It is variable. About 60–240 ml is fatal. But, even 30–60 ml have proved fatal and recovery has occurred after absorption of 500–600 ml of absolute methanol.
The smallest amount reported to cause death is 15 ml of 40% methanol and 4 ml is the lowest recorded toxic dose.
Usually 24–36 hours. But, may be delayed for 3–4 days.
Signs and Symptoms of Methanol Consumption
Signs and symptoms vary according to
- Amount Ingested,
- Presence of Folate Difienciency
- Whether or not there was simultaneous ethanol consumption.
Onset of symptoms is prolonged – as long as 24-36 hours – when sufficient toxic metabolites have accumulated
- Severe abdominal pain or cramps in epigastric region due to pancreatic necrosis
- Muscular weakness
- Effect on CNS is more intense and persistent than ethanol
- Visual disturbances – they vary from photophobia, blurred vision, concentric diminution of visual field for color to be followed by partial blindness. But, these visual changes are not uniformly noted. Cloudy, blurred, misty or indistinct vision (described as similar to ‘stepping out in to a show field’) is typical.
Impairment of vision due to methyl alcohol intoxication is abrupt in onset. And if visual functions return, it generally does so in the first six days.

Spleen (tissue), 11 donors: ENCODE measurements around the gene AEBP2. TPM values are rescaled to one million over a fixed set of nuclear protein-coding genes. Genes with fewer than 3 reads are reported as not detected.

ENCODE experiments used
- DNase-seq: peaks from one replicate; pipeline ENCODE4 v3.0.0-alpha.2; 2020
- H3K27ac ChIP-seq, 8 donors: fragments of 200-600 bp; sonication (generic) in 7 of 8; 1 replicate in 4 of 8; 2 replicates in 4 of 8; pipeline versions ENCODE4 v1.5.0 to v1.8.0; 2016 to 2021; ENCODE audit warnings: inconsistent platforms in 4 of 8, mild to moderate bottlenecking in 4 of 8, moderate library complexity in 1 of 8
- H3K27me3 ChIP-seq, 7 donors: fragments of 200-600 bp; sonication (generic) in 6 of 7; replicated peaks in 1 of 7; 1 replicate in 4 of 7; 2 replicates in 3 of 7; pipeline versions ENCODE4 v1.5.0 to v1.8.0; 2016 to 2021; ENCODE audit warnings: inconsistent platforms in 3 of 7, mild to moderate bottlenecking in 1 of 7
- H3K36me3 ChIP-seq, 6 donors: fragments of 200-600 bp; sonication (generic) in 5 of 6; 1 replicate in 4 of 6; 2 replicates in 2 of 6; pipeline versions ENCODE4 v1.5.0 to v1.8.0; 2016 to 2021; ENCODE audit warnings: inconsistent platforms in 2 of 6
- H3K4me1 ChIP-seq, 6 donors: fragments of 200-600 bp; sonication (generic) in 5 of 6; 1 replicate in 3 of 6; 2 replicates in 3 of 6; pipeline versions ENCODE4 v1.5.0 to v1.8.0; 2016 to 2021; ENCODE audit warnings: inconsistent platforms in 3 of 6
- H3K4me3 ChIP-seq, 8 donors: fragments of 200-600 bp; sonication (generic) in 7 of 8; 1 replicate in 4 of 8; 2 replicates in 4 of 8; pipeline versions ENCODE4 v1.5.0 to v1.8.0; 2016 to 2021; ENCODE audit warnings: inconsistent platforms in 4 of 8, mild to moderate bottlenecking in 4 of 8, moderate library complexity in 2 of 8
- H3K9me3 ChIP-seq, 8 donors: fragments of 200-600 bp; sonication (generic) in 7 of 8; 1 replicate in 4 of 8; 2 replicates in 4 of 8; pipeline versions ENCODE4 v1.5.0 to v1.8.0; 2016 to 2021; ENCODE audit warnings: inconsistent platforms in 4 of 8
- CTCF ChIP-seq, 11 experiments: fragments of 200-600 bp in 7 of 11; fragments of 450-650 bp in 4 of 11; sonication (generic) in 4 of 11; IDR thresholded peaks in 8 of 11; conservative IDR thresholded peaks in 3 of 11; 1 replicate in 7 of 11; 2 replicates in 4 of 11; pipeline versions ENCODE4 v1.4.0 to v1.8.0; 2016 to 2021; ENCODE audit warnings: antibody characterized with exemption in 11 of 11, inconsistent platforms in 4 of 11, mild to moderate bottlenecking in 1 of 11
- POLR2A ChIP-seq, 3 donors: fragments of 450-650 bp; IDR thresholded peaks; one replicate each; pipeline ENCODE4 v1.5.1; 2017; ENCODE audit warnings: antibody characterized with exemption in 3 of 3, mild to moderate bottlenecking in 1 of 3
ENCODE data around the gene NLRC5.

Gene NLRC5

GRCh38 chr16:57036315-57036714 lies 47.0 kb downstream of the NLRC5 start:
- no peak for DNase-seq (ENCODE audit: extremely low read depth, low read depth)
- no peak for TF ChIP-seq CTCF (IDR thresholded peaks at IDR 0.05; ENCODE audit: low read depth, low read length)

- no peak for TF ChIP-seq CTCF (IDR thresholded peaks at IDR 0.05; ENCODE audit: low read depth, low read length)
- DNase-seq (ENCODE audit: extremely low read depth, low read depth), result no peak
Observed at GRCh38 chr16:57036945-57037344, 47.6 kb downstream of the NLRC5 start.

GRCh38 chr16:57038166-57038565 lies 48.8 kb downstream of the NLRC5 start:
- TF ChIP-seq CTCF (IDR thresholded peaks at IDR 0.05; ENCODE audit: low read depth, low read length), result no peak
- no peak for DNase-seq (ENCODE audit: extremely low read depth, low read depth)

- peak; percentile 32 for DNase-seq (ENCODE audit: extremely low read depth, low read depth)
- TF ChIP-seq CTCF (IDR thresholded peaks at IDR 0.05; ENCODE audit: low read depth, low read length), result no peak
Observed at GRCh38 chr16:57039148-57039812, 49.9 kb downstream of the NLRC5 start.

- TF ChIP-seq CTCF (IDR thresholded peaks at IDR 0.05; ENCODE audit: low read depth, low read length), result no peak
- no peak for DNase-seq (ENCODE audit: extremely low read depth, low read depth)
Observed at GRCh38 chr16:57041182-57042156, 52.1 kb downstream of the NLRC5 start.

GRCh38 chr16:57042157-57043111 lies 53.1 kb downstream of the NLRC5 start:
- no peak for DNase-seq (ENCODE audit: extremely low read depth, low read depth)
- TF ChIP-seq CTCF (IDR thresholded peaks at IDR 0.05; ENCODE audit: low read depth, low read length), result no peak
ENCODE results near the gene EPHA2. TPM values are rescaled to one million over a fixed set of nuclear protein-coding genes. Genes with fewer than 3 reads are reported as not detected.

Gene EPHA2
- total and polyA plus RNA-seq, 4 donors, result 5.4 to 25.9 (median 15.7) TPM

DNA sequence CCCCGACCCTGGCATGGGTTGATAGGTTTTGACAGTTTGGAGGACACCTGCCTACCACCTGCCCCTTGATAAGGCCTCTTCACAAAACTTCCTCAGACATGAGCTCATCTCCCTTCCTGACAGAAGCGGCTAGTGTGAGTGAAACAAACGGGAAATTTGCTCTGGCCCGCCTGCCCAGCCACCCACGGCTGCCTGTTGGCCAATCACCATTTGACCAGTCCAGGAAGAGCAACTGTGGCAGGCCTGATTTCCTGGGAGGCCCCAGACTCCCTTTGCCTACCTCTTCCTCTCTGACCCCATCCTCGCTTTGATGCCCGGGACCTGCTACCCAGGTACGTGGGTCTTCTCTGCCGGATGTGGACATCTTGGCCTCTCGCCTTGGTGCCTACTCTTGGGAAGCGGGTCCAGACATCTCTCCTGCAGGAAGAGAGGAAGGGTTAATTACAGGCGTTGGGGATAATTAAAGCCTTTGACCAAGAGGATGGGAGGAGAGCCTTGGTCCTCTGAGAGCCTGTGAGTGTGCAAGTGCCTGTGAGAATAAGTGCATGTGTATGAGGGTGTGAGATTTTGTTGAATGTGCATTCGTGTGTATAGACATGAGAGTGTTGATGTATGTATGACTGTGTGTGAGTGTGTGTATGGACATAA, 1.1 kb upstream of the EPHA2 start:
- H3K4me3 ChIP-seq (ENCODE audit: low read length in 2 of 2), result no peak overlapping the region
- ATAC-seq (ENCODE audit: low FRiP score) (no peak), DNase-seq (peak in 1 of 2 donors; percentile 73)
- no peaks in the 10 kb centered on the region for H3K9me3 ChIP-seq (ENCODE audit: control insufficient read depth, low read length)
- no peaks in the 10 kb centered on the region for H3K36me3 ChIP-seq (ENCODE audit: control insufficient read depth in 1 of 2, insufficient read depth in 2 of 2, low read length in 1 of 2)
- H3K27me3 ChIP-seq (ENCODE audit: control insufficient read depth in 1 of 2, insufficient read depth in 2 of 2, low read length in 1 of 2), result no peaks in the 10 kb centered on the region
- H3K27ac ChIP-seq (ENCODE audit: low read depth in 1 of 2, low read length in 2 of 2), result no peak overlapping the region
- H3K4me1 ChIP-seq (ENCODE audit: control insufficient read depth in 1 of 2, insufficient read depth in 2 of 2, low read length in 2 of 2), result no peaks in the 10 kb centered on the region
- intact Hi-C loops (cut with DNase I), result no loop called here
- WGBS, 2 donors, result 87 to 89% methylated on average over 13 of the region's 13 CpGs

- Large, symmetrical and central scotomas
- Decreased pupillary response to light.
This has prognostic significance. No patient with normally reactive pupils has suffered permanent visual loss. However, the decreased pupillary reaction may occur in patients who have had a complete recovery.
The mechanism of selective involvement of the optic nerve in methanol toxicity remains unknown.
Other drugs with proven but less devastating toxic effects on the optic nerve include
- Sulfonamides Digitalis
- Heavy metals
These above features are accompanied by
- Subnormal temperature
Despite severe acidosis, “Kussmaul Respiration” (i.e. intense hyperventilation or air hunger) is not common because of respiratory depression caused by intoxication. In moribund patients, the respiration is slow, shallow, gasping and “fish–mouth”.
Coma follows unconsciousness and death occurs from cardiorespiratory failure and is almost always preceded by blindness.
- Delirium and coma may last for 2–3 days.
- Coma induced by methanol is longer in its onset and also lasts longer than in thanol.
- Although recovery is common from drunkenness from ethanol, it is nearly always fatal in case of methanol poisoning.